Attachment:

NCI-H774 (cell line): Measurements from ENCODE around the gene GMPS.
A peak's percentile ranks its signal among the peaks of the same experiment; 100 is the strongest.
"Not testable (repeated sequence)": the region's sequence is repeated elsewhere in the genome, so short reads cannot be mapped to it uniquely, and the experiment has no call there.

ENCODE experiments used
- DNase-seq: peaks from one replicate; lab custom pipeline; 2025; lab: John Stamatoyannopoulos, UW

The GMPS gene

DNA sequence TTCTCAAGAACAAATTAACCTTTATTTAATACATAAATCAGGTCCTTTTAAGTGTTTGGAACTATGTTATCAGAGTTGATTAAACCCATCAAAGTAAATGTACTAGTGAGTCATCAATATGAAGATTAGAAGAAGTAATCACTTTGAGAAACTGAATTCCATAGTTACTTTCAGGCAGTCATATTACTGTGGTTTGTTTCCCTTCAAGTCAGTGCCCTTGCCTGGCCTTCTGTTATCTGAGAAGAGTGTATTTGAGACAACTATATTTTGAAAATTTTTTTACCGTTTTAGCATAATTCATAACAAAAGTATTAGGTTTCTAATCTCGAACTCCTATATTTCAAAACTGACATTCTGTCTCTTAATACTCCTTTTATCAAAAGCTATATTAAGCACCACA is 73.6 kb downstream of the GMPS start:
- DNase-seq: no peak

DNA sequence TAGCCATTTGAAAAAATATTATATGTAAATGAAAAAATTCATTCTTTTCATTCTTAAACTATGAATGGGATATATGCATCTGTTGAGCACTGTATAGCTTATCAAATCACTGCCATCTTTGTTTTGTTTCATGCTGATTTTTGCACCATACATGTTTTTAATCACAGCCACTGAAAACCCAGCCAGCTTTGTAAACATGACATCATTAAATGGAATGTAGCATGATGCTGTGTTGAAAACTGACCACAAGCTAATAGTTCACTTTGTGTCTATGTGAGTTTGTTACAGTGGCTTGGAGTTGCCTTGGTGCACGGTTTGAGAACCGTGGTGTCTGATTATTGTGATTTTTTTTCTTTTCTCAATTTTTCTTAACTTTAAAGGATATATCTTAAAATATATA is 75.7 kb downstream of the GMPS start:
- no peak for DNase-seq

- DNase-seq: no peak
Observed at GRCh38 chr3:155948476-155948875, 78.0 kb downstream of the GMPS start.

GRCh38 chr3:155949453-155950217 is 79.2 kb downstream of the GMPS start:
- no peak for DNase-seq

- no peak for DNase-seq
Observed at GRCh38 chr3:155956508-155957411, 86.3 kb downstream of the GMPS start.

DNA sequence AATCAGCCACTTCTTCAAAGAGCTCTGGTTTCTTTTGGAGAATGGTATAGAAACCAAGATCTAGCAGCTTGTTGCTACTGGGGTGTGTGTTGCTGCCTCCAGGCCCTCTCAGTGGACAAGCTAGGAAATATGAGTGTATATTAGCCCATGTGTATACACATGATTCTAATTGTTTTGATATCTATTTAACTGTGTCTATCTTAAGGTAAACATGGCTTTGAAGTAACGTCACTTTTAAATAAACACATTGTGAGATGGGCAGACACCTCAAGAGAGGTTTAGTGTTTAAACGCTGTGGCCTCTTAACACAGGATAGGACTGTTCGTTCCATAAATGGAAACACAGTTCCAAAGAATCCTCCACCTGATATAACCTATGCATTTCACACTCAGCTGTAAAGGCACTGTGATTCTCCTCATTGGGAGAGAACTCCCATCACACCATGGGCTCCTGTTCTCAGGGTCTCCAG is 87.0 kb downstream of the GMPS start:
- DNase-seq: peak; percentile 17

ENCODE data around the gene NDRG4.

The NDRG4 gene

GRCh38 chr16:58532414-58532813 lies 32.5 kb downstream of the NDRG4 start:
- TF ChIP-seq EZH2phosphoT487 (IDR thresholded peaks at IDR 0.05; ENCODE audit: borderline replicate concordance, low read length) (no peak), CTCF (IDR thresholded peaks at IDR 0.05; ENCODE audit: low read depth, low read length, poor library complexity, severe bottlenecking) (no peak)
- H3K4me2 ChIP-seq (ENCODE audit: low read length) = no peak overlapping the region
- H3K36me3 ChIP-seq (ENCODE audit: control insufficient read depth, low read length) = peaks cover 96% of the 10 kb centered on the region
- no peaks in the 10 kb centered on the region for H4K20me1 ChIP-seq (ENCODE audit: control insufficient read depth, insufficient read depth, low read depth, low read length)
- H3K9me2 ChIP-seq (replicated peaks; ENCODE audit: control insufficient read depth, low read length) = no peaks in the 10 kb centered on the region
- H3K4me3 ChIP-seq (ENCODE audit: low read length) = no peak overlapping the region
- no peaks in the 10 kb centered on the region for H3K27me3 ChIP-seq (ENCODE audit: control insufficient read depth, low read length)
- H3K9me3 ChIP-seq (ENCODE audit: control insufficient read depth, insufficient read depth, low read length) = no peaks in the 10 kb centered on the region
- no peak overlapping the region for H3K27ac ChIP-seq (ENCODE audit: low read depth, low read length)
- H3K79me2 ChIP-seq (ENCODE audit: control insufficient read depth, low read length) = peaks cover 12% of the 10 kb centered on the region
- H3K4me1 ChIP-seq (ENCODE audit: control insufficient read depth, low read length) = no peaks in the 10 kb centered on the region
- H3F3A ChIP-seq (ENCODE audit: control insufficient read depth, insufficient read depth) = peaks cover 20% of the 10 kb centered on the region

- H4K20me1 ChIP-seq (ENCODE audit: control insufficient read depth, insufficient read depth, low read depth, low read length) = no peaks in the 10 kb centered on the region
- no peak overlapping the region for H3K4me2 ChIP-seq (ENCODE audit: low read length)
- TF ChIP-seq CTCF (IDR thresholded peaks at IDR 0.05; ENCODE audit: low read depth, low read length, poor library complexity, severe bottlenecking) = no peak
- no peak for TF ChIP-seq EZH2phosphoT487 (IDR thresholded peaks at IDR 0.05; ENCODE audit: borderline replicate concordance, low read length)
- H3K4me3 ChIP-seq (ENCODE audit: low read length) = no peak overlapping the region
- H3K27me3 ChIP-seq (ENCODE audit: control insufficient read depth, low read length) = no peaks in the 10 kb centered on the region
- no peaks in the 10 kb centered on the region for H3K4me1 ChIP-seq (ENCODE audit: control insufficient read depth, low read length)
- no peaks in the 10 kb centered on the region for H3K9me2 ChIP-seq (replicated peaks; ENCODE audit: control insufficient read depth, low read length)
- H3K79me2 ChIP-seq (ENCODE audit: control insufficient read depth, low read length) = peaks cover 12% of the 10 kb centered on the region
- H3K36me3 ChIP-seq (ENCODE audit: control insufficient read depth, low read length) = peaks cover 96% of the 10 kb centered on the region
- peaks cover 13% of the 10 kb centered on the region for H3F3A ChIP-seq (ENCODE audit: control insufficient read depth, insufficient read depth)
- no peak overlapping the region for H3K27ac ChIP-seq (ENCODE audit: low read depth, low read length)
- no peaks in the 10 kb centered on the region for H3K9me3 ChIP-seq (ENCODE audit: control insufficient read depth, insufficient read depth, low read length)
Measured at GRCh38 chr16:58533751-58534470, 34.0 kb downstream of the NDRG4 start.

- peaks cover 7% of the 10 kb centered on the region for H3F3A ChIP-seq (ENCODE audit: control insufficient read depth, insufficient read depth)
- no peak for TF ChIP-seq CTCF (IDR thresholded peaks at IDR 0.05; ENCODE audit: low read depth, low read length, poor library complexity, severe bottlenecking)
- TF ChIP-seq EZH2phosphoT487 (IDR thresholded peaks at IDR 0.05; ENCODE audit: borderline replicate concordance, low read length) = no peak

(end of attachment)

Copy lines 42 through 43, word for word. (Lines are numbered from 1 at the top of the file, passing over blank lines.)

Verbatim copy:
- H3K79me2 ChIP-seq (ENCODE audit: control insufficient read depth, low read length) = peaks cover 12% of the 10 kb centered on the region
- H3K36me3 ChIP-seq (ENCODE audit: control insufficient read depth, low read length) = peaks cover 96% of the 10 kb centered on the region